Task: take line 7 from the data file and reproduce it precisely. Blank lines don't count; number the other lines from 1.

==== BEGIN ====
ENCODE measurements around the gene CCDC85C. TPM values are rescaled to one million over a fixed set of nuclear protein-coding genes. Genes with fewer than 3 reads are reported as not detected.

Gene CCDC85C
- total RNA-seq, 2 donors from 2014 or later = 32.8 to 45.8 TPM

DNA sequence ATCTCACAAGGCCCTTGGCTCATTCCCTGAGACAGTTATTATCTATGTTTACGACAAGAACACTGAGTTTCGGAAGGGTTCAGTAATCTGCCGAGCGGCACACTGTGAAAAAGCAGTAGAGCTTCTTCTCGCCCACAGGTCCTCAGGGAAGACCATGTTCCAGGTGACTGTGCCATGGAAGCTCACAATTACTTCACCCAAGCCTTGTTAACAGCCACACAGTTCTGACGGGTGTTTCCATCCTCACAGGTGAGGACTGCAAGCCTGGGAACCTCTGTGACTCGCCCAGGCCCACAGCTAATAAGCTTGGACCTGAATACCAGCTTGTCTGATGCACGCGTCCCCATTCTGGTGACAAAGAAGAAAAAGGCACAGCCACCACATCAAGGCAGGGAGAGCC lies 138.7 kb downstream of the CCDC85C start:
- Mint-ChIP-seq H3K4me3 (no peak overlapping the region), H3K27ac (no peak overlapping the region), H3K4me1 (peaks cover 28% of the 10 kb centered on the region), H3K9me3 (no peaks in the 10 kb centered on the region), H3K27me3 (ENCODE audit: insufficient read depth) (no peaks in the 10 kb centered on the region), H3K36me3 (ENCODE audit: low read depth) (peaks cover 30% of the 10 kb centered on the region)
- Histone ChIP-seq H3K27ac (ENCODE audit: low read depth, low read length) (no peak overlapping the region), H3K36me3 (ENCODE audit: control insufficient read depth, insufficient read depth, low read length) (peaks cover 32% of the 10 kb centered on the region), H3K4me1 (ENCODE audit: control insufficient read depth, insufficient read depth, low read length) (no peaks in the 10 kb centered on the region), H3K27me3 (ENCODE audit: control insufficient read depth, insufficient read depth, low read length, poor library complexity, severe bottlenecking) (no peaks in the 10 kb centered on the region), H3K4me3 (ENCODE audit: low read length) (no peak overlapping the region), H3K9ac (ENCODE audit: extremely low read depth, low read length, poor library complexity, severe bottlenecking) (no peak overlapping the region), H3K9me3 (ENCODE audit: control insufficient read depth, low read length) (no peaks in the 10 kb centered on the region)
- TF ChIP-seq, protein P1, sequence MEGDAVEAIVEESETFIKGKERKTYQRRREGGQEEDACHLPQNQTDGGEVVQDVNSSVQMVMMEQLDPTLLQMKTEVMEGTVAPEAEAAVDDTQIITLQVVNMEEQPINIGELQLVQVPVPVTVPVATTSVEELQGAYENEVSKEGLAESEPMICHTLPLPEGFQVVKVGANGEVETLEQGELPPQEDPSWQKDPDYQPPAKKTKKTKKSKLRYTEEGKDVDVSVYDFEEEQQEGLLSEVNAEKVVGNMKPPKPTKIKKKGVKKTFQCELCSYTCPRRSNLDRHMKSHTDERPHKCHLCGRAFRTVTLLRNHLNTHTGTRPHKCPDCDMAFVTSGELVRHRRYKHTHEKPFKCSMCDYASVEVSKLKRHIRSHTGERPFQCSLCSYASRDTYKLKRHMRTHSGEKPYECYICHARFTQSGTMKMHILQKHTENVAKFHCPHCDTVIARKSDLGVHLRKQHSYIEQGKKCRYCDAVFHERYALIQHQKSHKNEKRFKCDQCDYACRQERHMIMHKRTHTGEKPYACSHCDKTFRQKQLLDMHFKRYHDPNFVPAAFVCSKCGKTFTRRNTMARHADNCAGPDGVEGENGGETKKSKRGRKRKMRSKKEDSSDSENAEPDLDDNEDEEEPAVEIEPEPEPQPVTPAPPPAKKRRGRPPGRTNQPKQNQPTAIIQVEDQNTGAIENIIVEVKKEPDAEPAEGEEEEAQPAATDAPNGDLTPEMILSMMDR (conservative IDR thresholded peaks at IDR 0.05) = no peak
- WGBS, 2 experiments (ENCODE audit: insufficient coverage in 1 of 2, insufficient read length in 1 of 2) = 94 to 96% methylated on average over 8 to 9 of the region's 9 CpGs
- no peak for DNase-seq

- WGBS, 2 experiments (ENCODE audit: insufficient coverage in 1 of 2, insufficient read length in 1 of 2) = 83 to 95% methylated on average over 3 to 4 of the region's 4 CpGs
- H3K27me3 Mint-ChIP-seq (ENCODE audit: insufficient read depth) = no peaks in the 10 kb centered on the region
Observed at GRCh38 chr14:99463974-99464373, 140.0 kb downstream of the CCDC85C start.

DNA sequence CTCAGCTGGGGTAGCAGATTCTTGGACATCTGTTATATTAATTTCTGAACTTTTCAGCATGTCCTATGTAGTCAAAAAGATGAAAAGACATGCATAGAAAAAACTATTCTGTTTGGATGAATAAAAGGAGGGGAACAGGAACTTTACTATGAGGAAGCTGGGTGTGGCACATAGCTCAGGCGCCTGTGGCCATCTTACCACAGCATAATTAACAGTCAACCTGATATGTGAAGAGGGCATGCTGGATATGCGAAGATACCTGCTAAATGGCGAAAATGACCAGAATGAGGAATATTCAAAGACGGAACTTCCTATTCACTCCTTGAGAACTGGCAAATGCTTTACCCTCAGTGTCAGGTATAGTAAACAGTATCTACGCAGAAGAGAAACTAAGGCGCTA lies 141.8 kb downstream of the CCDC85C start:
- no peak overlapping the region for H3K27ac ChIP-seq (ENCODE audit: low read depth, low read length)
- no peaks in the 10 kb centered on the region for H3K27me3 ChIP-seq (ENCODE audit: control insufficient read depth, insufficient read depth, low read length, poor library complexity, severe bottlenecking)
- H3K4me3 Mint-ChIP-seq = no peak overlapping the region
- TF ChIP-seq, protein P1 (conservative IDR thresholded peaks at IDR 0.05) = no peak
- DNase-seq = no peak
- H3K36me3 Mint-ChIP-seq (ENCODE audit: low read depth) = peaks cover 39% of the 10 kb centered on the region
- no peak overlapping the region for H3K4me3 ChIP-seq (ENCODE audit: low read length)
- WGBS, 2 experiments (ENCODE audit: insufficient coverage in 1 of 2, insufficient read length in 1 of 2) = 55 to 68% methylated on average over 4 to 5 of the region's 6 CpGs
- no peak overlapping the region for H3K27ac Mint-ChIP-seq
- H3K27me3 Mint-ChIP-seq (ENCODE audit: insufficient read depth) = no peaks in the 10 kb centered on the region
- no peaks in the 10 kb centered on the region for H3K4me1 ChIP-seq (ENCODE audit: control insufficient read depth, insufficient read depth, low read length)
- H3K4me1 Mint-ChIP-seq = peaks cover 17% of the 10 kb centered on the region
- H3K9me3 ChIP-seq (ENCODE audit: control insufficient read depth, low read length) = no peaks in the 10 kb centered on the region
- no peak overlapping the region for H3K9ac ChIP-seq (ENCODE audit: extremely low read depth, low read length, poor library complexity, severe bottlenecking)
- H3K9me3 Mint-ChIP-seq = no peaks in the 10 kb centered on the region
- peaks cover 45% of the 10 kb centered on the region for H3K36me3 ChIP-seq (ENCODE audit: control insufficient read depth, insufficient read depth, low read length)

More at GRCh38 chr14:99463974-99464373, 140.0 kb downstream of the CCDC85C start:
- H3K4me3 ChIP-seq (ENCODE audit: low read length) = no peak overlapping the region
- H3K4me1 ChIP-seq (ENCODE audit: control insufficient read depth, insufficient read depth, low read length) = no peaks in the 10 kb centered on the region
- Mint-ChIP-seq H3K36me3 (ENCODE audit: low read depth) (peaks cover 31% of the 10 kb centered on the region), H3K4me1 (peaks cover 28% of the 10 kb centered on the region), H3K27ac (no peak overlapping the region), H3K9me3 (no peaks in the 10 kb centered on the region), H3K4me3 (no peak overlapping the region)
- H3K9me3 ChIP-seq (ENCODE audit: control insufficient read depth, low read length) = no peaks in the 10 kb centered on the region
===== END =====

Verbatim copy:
- TF ChIP-seq, protein P1, sequence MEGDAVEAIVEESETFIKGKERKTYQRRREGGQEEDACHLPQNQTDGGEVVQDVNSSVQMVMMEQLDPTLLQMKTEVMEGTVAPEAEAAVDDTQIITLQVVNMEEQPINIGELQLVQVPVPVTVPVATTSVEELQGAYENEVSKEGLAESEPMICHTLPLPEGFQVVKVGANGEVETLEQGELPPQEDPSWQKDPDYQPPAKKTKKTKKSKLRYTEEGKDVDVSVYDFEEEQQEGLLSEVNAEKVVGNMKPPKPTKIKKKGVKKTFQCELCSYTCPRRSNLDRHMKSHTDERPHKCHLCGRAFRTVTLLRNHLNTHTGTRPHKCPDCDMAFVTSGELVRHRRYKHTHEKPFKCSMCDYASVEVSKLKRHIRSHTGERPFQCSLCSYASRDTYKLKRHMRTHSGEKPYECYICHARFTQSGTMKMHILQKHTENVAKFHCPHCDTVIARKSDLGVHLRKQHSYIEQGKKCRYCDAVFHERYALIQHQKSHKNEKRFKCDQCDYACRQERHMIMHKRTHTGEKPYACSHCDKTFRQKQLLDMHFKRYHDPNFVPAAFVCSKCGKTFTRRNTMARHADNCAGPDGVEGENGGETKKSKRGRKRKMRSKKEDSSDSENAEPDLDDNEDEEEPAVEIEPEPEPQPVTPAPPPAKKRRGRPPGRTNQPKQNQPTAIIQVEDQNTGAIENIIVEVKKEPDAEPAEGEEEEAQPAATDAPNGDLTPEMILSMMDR (conservative IDR thresholded peaks at IDR 0.05) = no peak